It happened just last week to Finance Opinion Analyst, Marco. He was enjoying a family vacation in Miami, Florida, when approached by a salesman asking if he wanted a free vacation. Jumping at the chance (who wouldn’t?!) Marco agreed to join a quick resort pitch in exchange for a 3-day trip extension in the sunshine state. But, it didn’t take long for Marco to begin wondering if he made a mistake.
What was promised to be a “brief* presentation began to inch toward a full half day of Marco’s trip, sucking up valuable time with his family. After a few hours went by, he gave up on the free vacation offered and headed back to meet his family at the beach, regretfully wondering if he should’ve stuck it out.
He came back from Miami as-scheduled, and presented the question to the team: Is a weeklong, prepaid trip worth your money, or are timeshares a scam?
Like any financial move, the answer really depends on you, your lifestyle, and your personal financial goals. In this post, The Finance Opinion Team (with a bit of help from Marco!) outline what a timeshare is, and when it does (and doesn’t) make sense, so you can determine if purchasing a share is the right move for you.
What is a Timeshare?
First and foremost, it’s worth highlighting that a timeshare is not an investment. That’s because timeshares can actually lose value in the secondary market, and don’t generate any income for shareholders.
Instead, a timeshare is essentially a prepaid ownership of an annual vacation (typically a weeklong) and includes a lifetime commitment to paying for annual trips to the same resort or family of resorts.
To secure a timeshare, owners either prepay or finance an upfront timeshare fee, plus annual maintenance fees. Timeshare owners also have the opportunity to upgrade their shares (ie: to a suite or additional vacation amenities).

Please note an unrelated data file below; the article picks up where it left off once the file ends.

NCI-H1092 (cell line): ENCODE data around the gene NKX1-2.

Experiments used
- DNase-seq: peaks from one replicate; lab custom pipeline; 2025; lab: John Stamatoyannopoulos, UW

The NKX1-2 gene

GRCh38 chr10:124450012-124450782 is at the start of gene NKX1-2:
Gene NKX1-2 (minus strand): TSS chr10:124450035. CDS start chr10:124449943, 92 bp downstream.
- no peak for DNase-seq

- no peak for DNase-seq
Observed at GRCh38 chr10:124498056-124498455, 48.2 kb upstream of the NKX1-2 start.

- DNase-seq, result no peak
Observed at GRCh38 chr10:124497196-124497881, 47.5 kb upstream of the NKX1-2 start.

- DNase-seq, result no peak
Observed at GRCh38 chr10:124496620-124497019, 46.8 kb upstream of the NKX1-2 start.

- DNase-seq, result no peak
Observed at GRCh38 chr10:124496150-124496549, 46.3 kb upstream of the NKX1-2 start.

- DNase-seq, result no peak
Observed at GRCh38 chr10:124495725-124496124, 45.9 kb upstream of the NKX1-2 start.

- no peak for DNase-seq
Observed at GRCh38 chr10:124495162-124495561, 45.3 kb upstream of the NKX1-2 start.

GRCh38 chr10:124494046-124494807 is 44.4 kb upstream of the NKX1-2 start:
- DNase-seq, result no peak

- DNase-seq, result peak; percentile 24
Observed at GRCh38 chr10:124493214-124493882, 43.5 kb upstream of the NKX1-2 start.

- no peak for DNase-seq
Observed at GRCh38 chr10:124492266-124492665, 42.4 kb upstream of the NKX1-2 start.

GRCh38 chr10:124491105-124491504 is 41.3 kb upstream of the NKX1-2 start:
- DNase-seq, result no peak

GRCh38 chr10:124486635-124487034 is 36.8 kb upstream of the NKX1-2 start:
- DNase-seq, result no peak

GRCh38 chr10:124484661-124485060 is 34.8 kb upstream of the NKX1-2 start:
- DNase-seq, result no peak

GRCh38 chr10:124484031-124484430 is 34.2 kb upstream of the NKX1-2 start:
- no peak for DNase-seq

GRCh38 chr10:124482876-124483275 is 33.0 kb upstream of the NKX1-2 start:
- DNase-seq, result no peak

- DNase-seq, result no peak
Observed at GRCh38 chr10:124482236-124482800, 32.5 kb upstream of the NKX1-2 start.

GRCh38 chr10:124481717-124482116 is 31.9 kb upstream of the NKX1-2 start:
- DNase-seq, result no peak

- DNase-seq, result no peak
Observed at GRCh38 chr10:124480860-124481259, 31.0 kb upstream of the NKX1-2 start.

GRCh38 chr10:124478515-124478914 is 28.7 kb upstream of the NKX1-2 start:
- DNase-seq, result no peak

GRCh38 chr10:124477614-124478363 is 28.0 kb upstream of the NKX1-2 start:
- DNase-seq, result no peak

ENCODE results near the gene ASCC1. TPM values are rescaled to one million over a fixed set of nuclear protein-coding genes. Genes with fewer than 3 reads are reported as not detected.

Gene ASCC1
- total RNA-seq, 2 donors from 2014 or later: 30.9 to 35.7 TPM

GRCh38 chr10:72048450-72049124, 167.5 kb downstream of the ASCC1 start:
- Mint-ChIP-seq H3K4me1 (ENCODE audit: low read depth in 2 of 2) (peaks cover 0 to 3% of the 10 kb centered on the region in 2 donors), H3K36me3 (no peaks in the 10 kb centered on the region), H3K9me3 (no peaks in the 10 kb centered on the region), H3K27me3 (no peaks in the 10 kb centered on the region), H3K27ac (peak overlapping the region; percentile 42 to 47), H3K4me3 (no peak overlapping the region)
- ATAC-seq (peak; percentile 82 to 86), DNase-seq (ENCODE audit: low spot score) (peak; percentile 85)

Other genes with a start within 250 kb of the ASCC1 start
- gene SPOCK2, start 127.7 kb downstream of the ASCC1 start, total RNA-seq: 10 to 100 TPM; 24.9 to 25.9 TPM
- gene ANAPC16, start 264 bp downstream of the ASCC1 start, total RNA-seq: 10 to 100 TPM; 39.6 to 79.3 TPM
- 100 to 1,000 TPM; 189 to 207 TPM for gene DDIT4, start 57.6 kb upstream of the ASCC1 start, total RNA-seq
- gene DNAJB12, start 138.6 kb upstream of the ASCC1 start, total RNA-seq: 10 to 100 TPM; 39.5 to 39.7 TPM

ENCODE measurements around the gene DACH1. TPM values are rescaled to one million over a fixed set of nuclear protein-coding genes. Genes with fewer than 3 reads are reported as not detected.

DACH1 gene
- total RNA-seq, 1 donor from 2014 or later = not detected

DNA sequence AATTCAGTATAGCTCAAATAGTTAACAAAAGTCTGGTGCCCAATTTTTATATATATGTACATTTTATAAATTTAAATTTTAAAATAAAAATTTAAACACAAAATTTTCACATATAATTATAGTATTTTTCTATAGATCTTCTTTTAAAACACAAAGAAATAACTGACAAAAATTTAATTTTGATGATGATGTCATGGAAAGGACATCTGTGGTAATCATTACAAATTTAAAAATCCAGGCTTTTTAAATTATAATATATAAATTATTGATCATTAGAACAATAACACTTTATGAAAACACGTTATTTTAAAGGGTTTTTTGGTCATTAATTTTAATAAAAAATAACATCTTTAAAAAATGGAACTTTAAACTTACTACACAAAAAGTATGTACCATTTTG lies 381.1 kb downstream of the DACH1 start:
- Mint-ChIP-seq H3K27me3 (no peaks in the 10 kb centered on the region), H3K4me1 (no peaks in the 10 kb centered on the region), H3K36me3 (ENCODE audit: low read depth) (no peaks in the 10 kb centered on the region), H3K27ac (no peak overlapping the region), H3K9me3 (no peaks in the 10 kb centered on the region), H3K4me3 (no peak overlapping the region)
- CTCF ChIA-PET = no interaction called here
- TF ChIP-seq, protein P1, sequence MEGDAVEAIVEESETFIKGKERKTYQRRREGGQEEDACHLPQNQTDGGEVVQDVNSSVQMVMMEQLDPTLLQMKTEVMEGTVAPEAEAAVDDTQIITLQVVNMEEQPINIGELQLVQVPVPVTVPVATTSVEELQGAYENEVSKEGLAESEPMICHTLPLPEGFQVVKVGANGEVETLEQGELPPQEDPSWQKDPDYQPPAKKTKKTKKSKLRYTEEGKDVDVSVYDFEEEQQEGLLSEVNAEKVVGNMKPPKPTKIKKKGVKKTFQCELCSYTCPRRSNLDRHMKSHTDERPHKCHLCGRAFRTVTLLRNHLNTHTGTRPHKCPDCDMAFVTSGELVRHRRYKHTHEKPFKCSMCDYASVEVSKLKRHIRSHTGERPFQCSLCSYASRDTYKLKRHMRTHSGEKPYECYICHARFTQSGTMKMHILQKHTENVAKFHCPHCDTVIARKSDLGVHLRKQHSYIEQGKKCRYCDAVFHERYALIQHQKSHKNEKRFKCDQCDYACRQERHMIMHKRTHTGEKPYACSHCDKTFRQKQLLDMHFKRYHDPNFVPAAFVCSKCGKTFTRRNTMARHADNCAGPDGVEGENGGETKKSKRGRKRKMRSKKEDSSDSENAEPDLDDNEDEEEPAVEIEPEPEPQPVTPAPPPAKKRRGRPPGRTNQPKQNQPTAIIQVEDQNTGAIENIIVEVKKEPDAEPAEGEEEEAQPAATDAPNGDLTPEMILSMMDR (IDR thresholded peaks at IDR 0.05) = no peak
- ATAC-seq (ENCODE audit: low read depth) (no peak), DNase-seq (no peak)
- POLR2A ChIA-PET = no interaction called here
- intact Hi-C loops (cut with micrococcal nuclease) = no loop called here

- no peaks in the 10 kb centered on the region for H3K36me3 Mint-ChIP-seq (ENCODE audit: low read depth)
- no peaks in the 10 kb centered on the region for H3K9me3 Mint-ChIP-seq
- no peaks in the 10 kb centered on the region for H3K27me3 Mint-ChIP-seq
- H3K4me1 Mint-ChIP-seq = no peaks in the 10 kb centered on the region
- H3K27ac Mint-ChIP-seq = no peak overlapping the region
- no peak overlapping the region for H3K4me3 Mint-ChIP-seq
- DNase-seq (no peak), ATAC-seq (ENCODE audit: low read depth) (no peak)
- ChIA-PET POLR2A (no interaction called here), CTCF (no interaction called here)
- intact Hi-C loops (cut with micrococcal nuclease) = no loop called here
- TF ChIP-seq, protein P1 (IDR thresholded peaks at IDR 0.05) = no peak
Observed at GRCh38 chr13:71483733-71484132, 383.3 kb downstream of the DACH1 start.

How a Timeshare Works:
Timeshares are available in two types of contracts, which outline who the owner of the property is, and how ownership works when you visit your timeshare.
- Shared Deeded Contract: A shared deeded contract divides vacation property ownership between you and all the other people who own the timeshare throughout the year. Every person is typically designated a specific week when they can use their timeshare.
Through a shared deeded contract, owners have the right to transfer ownership by selling or gifting the share to someone else.
- Non-Deeded or Right-to-use Contract: A shared leased or right-to-use contract divides the use of a vacation property between you and all the other people who pay for the timeshare throughout the year. This type of contract gives timeshare holders the right to use the timeshare for a set amount of years, but, unlike a shared deeded contract, it does not let timeshare holders sell or rent the timeshare.
When a Timeshare Can be a Smart Financial Move…
In short, timeshares are really only worth buying if you’re going to use it consistently.
Once you get past the point of considering a timeshare an investment (because, as mentioned earlier, it’s not), a timeshare can be worth the cash. If you travel frequently and thoroughly enjoy the destination that you’ll be owning a timeshare in, a prepaid trip at a locked in rate can be a smart move.
Along with the benefit of priority booking for timeshare holders, if you’re able to budget for the maintenance fees (about $1,000 per year), a weeklong trip averages out to about $142/night, which can be a much better deal when comparing to hotel and resort fees for weeklong stays.
… and When to Spend Your Money Elsewhere
If a big financial goal of yours is to invest and diversify your portfolio, you may want to skip the presentation and consider alternatives to a timeshare. Timeshares have high purchase prices, annual maintenance fees, and significant depreciation on the resale market, so don’t bring any value to your financial portfolio.
If going on an annual trip isn’t of the utmost importance to you, strategies like putting your cash in stocks, real estate, or other investments will be better aligned to helping you reach your financial goals.
The opinions expressed in this post are for informational purposes only. To determine the best financing for your personal circumstances and goals, we advise you to consult with a licensed advisor.
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